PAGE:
Fair and Square

Today was Spring Fling at the Tennessee College of Applied Technology in Nashville, which meant a chance for the Building Cosntruction Technology class to redeem ourselves after our disappointing outing in the all-school volleyball tournament at Fall Fest 2016.

In the first round, we squared off against the Automotive Collision team, and just about the time we were closing out the match with a W, one of the Auto guys pointed out that the volleyball court was not perfectly square. The Auto team claimed that their side was much larger than our side. We claimed it was an optical illusion.

There was a heartwarming esprit de corps among the BCT team, as we argued with the Auto Collision guys about the unevenness of the volleyball court. Sportsmanship aside, I am delighted by how our class has coalesced since Fall Festival.

What struck me as funny about the whole contretemps was that the BCT squad was more than capable of settling the issue with a tape measure. After all, we’ve spent the six months since Fall Festival learning precisely how to make sure things are square. Any rookie can hammer together a wall of studs 16 inches on center, but it takes a seasoned BCT student to make sure that wall is actually square, with four perfect right angles. You gotta square it; otherwise, you’ll end up with a wobbly lean-to instead of a perpendicular structure.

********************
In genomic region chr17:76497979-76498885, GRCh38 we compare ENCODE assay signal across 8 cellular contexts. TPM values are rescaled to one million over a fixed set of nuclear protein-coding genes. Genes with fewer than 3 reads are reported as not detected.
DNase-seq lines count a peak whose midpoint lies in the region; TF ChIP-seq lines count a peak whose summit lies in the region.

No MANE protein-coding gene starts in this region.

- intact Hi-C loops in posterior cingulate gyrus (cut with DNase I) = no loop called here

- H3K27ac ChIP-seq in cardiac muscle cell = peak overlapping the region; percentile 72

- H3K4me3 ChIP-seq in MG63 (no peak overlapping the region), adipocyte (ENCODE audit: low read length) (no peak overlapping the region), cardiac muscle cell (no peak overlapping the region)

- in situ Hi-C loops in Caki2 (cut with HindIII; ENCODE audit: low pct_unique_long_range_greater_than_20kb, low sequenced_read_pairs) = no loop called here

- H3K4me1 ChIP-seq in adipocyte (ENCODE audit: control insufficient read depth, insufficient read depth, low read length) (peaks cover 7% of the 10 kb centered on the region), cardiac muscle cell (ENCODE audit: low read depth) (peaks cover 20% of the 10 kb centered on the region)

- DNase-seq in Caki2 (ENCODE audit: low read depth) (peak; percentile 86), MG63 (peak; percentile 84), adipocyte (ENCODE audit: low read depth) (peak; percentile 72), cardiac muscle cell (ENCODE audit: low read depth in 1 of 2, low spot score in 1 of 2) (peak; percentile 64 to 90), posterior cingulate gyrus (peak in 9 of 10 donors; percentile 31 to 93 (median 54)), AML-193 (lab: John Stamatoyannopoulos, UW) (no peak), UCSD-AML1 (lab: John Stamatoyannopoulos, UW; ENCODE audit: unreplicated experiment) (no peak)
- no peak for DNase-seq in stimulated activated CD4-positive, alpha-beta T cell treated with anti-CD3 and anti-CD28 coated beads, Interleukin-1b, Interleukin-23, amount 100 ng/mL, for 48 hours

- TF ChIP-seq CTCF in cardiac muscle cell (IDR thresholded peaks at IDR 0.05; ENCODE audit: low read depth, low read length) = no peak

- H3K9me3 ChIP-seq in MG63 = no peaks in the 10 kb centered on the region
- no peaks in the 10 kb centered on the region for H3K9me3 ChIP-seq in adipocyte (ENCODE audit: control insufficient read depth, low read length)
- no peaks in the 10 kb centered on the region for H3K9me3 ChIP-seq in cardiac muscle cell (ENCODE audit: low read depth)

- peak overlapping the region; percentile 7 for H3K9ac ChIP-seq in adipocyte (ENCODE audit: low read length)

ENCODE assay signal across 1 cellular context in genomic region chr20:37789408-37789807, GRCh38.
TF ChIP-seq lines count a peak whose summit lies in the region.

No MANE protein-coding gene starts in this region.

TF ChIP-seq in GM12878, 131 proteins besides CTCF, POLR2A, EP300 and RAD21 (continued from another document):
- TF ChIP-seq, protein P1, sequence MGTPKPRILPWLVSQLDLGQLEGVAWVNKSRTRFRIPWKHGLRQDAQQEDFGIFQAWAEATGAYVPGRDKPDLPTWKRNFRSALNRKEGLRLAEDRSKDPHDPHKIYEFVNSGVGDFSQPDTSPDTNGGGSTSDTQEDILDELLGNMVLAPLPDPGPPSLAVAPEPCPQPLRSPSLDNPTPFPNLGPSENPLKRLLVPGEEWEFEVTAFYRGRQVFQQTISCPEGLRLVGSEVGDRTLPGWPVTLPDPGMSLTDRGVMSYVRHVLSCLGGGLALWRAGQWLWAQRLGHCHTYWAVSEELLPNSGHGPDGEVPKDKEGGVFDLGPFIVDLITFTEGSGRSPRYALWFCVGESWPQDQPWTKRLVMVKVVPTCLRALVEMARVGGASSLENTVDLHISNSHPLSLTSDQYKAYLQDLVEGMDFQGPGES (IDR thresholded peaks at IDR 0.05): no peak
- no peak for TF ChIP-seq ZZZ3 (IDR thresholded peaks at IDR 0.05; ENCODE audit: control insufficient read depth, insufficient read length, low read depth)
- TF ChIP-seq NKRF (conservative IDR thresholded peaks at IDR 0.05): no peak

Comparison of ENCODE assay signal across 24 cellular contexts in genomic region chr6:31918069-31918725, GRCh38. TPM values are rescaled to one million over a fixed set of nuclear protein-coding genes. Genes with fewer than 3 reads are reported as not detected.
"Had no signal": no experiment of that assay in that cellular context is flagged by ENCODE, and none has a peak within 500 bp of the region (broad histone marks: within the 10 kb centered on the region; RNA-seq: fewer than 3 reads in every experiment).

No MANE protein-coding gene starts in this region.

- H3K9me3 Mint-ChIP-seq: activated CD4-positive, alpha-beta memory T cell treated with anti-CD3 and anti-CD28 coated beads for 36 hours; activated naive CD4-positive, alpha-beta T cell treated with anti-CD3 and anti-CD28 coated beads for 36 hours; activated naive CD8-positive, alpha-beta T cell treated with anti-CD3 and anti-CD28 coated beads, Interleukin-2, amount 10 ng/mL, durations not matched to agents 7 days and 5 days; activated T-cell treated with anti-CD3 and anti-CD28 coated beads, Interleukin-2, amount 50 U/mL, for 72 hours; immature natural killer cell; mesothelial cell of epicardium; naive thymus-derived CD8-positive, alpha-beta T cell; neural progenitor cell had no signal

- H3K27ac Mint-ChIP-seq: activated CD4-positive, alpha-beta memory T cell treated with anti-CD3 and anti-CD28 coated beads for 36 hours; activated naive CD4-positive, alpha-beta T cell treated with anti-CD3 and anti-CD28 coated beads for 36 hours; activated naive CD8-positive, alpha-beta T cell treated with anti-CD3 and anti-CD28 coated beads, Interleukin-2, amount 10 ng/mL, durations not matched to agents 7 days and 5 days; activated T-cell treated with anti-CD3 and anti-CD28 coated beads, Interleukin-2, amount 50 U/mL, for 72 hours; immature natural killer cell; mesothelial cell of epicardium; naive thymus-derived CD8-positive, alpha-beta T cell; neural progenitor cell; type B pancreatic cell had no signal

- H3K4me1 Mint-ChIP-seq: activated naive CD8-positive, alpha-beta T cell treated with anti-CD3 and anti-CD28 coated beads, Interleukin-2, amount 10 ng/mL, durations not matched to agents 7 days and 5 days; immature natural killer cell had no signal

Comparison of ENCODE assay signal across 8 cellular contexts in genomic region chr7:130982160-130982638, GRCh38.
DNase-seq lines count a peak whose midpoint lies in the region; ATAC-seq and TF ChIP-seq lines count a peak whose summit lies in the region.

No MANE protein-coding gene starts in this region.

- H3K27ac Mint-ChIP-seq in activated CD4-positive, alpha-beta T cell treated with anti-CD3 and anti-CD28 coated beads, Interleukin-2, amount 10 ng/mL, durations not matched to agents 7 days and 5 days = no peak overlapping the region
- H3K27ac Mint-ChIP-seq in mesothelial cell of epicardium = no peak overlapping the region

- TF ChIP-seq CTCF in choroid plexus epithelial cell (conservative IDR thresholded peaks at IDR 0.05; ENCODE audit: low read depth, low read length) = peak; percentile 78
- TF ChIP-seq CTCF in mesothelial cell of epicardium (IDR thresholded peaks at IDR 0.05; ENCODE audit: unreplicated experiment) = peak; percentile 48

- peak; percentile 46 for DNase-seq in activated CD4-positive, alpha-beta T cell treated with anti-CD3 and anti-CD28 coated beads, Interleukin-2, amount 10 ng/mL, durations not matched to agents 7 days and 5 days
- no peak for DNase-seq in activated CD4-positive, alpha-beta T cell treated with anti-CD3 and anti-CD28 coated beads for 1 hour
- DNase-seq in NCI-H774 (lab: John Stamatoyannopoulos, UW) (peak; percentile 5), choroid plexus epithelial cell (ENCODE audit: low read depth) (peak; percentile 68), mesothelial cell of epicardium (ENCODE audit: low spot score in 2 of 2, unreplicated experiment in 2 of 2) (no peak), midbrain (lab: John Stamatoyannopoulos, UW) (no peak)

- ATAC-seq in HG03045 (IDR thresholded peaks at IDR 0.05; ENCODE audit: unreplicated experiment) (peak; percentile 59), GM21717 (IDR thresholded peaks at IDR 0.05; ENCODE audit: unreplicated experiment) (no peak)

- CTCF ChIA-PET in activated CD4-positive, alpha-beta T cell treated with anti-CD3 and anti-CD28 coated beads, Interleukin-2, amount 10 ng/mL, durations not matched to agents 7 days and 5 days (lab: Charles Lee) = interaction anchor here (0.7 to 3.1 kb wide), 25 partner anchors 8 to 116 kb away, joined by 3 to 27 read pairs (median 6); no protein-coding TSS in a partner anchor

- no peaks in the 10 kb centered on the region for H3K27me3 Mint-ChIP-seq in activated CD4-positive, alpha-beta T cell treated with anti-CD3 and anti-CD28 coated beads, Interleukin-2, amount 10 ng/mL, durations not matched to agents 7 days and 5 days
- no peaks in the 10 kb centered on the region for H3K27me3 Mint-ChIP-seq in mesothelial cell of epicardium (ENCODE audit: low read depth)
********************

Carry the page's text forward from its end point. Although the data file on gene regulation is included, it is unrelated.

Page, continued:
To check the squareness of a wall, you simply pull a tape measure between the two diagonals, and if the corner-to-corner measurements are identical, then you know you have four 90-degree angles. Because, Pythagoras.

If your measurements are off a little, you figure out which axis is longer, then you stand on a corner and use a hammer to bang the opposite corner until you straighten it out. It’s not exactly scientific, but it’s kind of fun.

Team BCT, aka the Mighty Miters, knew perfectly well how to figure out if that volleyball court was square and even, but we also knew perfectly well that it was not in our best interest to do that math. We had just won our first match and were on a path to redemption from the disappointment of Fall Fest 2016, when the Welders hammered us.

As we stood there basking in the glow of our dubious 15-12 first-round victory, watching the referees re-draw the boundaries with a can of spray paint, I heard one of the builders say with complete conviction, “Hey, it’s not our fault nobody brought a laser level.”

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